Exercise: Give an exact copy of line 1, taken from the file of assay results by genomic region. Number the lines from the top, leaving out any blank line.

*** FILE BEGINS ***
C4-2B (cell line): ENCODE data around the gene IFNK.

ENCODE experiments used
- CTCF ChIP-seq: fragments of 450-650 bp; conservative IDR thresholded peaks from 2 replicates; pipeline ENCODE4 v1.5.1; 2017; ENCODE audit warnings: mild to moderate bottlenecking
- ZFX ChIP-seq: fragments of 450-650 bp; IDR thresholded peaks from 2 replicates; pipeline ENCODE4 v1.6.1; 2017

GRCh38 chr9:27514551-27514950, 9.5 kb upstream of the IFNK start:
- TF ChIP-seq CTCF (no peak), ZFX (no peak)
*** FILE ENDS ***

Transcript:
C4-2B (cell line): ENCODE data around the gene IFNK.